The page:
• Metformin - does not change the course of pre-diabetes - if you stop taking it, it is as if it hasn't been taken. 
  • Diet
  • Exercise
and asthma is inflammation of the airways resulting in their narrowing, swelling and generating additional mucus which inhibits breathing.  Its prevalence doubled in the US between 1980 and 2000.  Diagnosis: Propeller Health; Treatments include: Xolair;
in the United States. 

More than 60 percent of residents receive Medicare or Medicaid due to Puerto Rico's poor and aging population.  But Puerto Rico's Federal funding is less than mainland US states contributing to $25 billion of Puerto Rico's $73 billion debt burden.  The US Congress placed a cap on Medical payments in the territories in 1968.  So Puerto Rico has been using debt to finance its higher share of the payments.  For Medicaid this means Puerto Rico gets $373 million a year from the federal government and picks up the rest of the $2.5 billion bill.  Puerto Rico's Medicare reimbursements are 40% lower than on the mainland. 

Puerto Rico is not allowed to use Healthcare.gov and it chose not to provide its own exchange. 

Managed care contracts together its subscribing patients with particular groups of doctors and hospitals who agree to provide contracted care for a particular price which the managed care organization reimburses.  It was based on the group practice organizations: Kaiser, Mayo Clinic; operations.  The initial HMOs, supported by the HMO act and PPOs has subsequently been joined by other forms of managed care.  Original capitation based implementations were problematic with only Kaiser succeeding.  Managed care is now enhanced by inclusion of upside measures as in alternative quality contracts.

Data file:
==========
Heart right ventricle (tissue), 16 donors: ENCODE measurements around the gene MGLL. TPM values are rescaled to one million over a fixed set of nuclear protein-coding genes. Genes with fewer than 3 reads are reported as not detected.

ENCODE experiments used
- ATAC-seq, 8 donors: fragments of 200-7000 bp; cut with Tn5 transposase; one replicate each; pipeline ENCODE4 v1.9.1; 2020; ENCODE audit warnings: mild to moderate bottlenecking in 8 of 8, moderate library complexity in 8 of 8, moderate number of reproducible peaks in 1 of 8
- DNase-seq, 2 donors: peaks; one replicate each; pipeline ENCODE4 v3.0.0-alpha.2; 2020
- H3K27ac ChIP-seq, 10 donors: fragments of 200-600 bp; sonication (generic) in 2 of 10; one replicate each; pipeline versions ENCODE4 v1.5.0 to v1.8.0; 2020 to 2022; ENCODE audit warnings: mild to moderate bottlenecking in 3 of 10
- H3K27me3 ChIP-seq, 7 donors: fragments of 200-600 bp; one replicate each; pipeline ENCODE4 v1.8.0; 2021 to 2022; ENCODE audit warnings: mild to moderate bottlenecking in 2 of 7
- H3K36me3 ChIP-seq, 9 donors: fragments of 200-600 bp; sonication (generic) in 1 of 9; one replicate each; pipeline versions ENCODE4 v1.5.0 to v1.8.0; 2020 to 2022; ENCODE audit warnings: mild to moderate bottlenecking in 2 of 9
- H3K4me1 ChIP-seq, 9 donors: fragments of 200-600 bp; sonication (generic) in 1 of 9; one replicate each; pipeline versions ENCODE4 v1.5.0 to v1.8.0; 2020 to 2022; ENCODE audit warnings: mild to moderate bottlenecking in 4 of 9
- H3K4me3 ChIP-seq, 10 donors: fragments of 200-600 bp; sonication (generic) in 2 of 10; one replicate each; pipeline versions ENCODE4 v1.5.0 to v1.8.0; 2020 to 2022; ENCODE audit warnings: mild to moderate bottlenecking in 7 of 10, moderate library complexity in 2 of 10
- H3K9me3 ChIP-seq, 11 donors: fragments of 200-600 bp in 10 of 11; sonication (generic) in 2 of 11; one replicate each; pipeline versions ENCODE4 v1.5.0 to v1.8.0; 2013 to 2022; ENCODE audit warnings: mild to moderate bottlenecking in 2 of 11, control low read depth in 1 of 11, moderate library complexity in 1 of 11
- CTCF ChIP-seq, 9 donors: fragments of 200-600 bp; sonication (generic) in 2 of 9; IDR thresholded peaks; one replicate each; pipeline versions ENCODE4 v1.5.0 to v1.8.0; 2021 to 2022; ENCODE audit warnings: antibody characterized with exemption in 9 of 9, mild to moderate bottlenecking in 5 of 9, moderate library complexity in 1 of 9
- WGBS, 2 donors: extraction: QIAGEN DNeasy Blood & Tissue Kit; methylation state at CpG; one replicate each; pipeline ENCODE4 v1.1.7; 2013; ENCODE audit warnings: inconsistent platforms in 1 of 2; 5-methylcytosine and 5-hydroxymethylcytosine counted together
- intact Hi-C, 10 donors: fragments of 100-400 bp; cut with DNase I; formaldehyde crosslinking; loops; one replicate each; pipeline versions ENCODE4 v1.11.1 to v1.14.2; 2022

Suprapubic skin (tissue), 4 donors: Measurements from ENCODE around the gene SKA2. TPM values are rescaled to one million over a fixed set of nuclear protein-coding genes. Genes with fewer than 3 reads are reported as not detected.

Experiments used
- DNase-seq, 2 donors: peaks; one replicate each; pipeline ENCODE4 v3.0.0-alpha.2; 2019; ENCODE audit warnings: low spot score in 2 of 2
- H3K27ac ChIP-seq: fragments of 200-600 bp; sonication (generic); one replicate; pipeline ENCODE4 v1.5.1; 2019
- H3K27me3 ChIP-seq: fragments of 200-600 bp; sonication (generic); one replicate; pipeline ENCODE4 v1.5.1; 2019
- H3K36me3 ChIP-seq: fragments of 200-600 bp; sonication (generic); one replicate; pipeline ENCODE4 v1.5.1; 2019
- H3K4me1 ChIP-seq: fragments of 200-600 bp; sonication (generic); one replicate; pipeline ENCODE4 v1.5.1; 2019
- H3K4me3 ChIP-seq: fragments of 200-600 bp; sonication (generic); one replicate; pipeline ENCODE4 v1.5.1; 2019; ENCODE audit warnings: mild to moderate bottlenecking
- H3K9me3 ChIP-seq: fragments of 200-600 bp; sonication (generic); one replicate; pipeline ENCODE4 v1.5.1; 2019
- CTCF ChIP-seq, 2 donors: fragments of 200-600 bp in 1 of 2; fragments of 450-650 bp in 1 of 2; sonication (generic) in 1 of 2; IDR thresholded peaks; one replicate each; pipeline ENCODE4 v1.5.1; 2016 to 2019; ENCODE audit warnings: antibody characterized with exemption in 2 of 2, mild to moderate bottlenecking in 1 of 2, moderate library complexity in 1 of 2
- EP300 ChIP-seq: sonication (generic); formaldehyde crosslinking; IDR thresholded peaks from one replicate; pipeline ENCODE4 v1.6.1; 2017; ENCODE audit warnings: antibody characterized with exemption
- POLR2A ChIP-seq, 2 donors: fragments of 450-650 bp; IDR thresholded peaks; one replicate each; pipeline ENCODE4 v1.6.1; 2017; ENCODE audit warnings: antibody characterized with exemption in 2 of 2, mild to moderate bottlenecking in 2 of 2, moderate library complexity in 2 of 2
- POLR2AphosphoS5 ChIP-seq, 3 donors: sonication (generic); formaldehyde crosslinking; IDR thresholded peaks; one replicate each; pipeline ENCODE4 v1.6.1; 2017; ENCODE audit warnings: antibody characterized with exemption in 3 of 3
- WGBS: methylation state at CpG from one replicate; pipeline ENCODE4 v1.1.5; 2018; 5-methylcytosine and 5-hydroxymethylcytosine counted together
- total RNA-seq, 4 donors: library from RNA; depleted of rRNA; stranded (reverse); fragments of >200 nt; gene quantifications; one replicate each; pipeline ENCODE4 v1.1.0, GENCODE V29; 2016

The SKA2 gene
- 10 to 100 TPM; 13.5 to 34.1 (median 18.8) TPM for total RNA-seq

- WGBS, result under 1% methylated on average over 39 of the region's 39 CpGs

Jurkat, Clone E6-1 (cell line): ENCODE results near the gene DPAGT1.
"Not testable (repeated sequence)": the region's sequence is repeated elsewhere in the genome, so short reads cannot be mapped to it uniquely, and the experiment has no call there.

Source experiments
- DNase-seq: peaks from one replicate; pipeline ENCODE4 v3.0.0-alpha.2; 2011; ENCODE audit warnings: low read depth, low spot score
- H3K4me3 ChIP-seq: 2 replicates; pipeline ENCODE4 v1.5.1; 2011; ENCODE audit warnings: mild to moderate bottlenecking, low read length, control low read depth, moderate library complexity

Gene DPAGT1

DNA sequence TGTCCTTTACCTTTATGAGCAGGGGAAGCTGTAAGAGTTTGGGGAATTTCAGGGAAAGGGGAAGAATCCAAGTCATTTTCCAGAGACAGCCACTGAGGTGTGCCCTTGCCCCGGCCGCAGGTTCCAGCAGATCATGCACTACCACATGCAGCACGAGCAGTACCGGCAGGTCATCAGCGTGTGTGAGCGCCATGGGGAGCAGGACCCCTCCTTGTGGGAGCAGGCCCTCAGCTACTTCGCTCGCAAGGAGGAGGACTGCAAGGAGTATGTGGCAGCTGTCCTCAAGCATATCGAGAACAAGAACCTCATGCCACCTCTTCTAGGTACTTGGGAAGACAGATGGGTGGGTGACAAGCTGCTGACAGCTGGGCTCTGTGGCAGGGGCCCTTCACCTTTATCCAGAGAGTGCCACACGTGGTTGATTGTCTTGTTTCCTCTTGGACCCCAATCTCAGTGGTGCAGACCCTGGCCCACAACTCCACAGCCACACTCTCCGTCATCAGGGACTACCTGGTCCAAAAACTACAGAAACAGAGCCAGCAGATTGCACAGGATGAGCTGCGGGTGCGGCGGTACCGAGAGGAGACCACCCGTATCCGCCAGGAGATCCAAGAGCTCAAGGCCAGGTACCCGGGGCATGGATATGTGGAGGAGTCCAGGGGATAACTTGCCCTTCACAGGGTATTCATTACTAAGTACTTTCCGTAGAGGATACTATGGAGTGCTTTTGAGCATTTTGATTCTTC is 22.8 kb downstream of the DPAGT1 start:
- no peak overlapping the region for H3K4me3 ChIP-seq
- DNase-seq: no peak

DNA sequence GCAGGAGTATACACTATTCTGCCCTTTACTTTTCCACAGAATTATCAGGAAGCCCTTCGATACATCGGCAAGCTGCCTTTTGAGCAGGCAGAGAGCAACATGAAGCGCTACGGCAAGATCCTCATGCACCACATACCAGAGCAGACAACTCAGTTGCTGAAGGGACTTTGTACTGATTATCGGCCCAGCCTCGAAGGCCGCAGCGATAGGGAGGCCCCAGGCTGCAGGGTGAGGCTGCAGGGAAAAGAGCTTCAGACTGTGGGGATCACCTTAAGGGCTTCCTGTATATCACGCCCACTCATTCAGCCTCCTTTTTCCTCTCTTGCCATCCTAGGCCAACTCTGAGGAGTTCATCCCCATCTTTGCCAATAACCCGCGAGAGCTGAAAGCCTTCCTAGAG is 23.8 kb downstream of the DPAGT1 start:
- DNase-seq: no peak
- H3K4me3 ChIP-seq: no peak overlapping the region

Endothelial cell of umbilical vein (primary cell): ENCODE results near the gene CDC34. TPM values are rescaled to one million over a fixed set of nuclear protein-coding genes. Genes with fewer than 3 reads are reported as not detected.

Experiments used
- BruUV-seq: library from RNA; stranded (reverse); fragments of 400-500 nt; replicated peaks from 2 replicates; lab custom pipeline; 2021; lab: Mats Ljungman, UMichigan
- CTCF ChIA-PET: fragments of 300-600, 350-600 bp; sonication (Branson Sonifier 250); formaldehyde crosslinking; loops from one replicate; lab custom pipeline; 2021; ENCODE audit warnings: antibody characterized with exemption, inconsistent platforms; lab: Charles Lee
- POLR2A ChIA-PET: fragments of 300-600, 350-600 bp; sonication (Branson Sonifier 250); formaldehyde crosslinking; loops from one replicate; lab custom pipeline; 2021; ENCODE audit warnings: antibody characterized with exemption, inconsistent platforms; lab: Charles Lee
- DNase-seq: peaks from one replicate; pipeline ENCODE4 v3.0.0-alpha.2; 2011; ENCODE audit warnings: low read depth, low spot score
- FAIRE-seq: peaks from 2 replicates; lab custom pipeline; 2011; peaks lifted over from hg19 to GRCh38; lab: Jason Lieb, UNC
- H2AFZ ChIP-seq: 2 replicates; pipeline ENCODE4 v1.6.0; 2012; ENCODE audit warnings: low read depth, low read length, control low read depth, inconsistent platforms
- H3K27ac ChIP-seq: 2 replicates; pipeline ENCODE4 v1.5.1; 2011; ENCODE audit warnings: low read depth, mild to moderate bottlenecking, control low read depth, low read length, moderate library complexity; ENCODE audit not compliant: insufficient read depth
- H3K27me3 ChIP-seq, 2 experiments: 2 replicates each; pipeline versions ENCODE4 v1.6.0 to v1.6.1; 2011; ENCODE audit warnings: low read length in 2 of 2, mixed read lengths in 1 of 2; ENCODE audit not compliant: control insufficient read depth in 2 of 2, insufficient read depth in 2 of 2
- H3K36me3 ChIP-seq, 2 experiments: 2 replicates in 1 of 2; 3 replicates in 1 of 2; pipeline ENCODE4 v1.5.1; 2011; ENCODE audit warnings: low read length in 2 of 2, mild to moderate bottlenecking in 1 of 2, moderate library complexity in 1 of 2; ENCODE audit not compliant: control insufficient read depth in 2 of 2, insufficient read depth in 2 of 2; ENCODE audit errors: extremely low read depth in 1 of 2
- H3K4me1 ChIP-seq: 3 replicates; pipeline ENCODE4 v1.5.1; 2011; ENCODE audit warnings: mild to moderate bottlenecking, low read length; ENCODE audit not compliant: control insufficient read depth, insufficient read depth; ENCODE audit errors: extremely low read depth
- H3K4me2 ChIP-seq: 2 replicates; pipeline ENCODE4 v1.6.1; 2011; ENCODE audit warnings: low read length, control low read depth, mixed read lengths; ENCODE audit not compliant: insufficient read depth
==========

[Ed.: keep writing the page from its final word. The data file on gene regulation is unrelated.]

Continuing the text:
companies have dropped several hundred doctors to cope with the reductions in funding. 


Tennessee



NYT Mar 2014 Pitfalls Seen in a State's Turn to Privately Run Long-Term Care
26 states (including California, Florida, Illinois and New York) are rolling out mandatory programs that put billions of public dollars into privately managed long-term care plans, in hopes of keeping people in their homes longer, and expanding alternatives to nursing homes in a nuanced attempt to restrain the ballooning Medicaid is the state-federal program for the poor.  Originally part of Lyndon Johnson's 1965 Bill, eligibility and services vary by state.  Medicaid currently pays less for care than Medicare, resulting in many care providers refusing to participate in the program.  Less than 10 percent of Medicaid recipients, those in long-term care including nursing homes where 64% are dependent on Medicaid, use one-third of all Medicaid spending which is a problem.  The ACA's Medicaid expansion program, made state optional by the SCOTUS decision, was initially taken up by fifty percent of states.  As of 2016 it covers 70 million Americans at a federal cost of $350 billion a year.  In 2017 it pays for 40% of new US births. 
cost of long-term care as people live longer and survive more disabling conditions. 

Long-term care plans are spending on advertising to capture share in this large new market. 

Tennessee argues that the shift is already working effectively with the state serving a quarter more people with inexpensive home and community services.  But the NYT asserts there are hidden pitfalls as the system of caring for the frail comes under the twin pressures of cost containment and profit seeking.  In many cases the NYT conclude care was denied after needs grew costlier -- including care that people would have received under the old system.  And they warn Tennessee may be as good as any in terms of oversight and financial regulation. 

Avoiding the nursing home lobby constraints to lowering the cost of long-term care
Managed long-term care was originally seen as a way to break the stranglehold of nursing home lobbies that opposed shifting more Medicaid is the state-federal program for the poor.  Originally part of Lyndon Johnson's 1965 Bill, eligibility and services vary by state.  Medicaid currently pays less for care than Medicare, resulting in many care providers refusing to participate in the program.  Less than 10 percent of Medicaid recipients, those in long-term care including nursing homes where 64% are dependent on Medicaid, use one-third of all Medicaid spending which is a problem.  The ACA's Medicaid expansion program, made state optional by the SCOTUS decision, was initially taken up by fifty percent of states.  As of 2016 it covers 70 million Americans at a federal cost of $350 billion a year.  In 2017 it pays for 40% of new US births.